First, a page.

* I believe that stating that there is not a “well understood cause” for most low back pain is inaccurate. And it shows the bias of allopathic, Western medicine, against the importance of myofascial soft tissues, which is ironic given that it is used in the same article where non-allopathic, complementary alternative medicine (CAM), integrative therapies are being recommended. So if we say that the cause of most low back pain is not understood, it should mean that we do not know what mechanism is causing the low back pain most of the time. But that is not true. We can often palpate tight myofascial tissue or a dysfunctional joint that is causing back pain. The allopathic world often describes any musculoskeletal (neuro-myo-fascio-skeletal) pain as not well understood if no structural damage is seen on MRI, such as a herniated disc pressing on a spinal nerve. This shows an inherent bias against soft tissue as the source for pain and dysfunction. Anyone who has been in practice as a manual therapist for any period of time knows that myofascial tissues are very often the cause of pain. And even though this paper begins to recognize that by recommending massage, spinal manipulation, and other CAM therapies for the treatment of low back pain, it would be nice if they could remove all bias, such as the bias manifested in describing most low back pain as not well understood.
Prevention and Treatment of Low Back Pain Paper
In the “Prevention and treatment of low back pain” paper, the authors recommended:
- Self-management, physical and psychological therapies, and some forms of complementary medicine, and place less emphasis on pharmacological and surgical treatments; routine use of imaging and investigations is not recommended.
The table below from the paper lists some of the recommended treatments. The first-line of treatment is education and self-care. While spinal manipulation, massage, acupuncture, yoga, and other therapies were listed as second-line or adjunctive treatment option for acute and chronic pain in the low back.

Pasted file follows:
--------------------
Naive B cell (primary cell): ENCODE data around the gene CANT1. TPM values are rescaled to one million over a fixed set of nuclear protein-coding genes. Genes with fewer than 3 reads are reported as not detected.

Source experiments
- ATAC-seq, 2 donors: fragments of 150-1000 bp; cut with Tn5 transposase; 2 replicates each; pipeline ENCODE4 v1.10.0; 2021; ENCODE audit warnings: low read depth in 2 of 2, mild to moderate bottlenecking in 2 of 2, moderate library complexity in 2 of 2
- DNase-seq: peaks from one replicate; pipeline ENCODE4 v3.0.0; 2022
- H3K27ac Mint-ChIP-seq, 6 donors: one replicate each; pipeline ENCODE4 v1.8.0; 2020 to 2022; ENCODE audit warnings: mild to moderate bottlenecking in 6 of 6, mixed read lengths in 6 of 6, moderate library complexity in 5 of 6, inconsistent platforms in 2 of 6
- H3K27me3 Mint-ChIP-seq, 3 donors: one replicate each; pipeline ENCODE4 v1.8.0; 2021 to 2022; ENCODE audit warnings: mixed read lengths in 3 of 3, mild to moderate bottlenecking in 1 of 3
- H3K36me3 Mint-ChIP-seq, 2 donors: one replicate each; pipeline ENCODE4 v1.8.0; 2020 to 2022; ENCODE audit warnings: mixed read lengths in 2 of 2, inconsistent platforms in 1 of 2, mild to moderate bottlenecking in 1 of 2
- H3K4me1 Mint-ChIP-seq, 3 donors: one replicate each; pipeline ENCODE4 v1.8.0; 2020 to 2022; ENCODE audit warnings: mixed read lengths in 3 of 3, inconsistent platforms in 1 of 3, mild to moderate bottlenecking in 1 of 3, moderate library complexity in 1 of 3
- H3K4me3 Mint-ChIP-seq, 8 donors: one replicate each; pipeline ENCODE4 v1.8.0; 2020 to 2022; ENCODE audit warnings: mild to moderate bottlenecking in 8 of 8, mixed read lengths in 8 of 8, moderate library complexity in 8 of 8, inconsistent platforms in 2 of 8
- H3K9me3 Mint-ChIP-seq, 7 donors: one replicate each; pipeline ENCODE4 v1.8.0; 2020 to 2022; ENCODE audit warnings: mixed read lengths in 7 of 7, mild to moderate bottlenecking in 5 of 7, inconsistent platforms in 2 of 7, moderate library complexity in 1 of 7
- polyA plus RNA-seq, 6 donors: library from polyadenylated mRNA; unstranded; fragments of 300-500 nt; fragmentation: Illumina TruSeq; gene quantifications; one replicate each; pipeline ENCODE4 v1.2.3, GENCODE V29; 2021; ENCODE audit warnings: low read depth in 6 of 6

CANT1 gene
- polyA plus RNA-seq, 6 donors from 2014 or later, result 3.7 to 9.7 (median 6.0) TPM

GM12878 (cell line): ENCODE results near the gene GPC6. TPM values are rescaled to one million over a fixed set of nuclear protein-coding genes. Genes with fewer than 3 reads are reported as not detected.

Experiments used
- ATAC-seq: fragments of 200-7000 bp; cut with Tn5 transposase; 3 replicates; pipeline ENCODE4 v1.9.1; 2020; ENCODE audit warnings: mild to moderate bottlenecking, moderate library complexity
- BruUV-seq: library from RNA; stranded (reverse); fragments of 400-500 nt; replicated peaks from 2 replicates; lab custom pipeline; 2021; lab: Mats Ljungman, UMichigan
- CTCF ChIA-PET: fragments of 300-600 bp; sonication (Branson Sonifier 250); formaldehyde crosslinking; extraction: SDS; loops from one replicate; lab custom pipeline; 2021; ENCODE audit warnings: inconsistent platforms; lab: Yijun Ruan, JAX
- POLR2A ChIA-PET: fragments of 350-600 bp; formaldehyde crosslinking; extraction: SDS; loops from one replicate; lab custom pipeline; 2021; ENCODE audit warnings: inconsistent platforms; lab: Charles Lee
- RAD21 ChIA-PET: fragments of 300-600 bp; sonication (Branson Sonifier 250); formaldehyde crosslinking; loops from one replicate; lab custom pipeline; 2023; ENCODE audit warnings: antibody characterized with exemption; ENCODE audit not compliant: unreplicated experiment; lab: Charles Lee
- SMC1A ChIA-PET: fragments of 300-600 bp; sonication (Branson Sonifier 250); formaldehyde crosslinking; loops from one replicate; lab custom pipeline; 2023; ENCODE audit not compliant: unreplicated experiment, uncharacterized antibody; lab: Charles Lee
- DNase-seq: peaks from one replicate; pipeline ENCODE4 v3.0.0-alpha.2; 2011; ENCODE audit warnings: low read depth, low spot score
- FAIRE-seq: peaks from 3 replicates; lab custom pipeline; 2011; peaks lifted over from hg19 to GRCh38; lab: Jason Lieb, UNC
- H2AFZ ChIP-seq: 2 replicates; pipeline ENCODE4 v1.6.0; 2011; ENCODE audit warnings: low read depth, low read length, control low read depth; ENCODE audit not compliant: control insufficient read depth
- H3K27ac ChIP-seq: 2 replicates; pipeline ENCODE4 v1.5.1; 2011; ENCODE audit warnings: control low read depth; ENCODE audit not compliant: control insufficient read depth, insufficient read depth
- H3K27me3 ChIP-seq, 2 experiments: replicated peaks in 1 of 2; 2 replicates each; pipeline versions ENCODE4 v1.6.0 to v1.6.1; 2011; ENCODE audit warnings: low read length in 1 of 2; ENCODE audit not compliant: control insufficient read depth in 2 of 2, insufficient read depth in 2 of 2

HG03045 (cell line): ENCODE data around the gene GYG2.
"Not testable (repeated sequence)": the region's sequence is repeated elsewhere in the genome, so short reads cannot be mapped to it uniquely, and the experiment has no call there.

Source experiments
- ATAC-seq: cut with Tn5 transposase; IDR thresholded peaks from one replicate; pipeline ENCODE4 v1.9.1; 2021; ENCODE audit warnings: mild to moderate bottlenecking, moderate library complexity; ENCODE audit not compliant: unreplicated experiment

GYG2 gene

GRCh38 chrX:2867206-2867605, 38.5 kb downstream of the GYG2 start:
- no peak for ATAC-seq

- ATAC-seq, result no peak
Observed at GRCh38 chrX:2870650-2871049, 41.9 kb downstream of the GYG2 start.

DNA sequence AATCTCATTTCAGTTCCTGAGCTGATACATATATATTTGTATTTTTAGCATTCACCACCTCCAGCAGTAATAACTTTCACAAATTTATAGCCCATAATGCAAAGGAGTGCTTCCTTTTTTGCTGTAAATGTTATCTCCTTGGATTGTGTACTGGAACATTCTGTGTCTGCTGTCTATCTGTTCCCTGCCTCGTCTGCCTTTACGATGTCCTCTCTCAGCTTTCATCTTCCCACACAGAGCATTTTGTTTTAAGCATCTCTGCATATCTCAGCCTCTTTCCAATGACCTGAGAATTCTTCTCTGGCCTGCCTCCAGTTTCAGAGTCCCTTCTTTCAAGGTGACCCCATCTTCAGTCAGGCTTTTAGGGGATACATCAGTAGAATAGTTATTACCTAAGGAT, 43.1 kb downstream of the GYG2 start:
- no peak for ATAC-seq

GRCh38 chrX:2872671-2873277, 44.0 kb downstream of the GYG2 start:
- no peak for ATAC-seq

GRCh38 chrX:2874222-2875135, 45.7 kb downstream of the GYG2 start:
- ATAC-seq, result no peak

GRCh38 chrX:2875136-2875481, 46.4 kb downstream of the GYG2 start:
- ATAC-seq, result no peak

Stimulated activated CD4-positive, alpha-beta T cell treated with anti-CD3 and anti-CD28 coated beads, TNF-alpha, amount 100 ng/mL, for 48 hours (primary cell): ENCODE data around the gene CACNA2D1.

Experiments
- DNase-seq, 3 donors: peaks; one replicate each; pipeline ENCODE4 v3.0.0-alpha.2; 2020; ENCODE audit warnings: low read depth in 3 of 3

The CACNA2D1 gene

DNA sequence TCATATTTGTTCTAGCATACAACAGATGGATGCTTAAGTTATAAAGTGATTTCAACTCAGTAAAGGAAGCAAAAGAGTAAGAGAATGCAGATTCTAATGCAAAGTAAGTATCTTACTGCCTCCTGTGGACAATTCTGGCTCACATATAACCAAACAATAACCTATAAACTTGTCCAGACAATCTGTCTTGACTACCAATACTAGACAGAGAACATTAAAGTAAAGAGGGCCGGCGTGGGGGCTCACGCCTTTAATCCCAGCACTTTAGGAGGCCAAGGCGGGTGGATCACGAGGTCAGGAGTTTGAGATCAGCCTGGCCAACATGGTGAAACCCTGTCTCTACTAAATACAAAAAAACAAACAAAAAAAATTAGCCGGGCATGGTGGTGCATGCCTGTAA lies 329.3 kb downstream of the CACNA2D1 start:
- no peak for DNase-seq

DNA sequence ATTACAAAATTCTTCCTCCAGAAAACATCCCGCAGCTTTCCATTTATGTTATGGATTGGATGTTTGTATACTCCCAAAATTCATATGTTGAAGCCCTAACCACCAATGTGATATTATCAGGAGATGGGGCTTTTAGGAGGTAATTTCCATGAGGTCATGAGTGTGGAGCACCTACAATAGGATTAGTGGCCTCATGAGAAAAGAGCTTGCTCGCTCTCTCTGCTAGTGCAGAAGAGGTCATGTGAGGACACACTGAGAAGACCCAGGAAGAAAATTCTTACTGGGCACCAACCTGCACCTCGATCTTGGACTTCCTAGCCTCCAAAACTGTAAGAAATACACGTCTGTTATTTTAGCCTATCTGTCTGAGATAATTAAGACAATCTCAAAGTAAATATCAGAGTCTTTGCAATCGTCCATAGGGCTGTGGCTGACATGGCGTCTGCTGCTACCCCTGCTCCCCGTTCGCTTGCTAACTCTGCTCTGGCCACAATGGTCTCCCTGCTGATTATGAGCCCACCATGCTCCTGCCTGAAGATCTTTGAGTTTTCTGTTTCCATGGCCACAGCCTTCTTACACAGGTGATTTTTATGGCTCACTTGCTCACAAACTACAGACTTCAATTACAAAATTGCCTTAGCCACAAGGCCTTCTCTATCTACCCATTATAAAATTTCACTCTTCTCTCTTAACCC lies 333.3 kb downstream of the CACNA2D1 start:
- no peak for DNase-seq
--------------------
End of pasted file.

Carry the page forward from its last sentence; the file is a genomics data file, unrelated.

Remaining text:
Some of their conclusions are:
- For prevention, little research exists, with the only known effective interventions for secondary prevention being exercise or exercise combined with education.
- Common problems are presentations to emergency departments and liberal use of imaging, opioids, spinal injections, and surgery.
- Promising solutions include focused implementation of best practice, the redesign of clinical pathways, integrated health and occupational care, changes to payment systems and legislation, and public health and prevention strategies.
The last paper is a call for action by Buchbinder and colleagues who argue that persistence of disability associated with low back pain needs to be recognised and that it cannot be separated from social and economic factors and personal and cultural beliefs about back pain. They urge global organizations such as WHO to take action to try to reduce the increasing and costly effects of disabling this problem. A major challenge will be to stop the use of harmful practices while ensuring access to effective and affordable health care for people with pain in the low back
This blog post article was created in collaboration with www.terrarosa.com.au.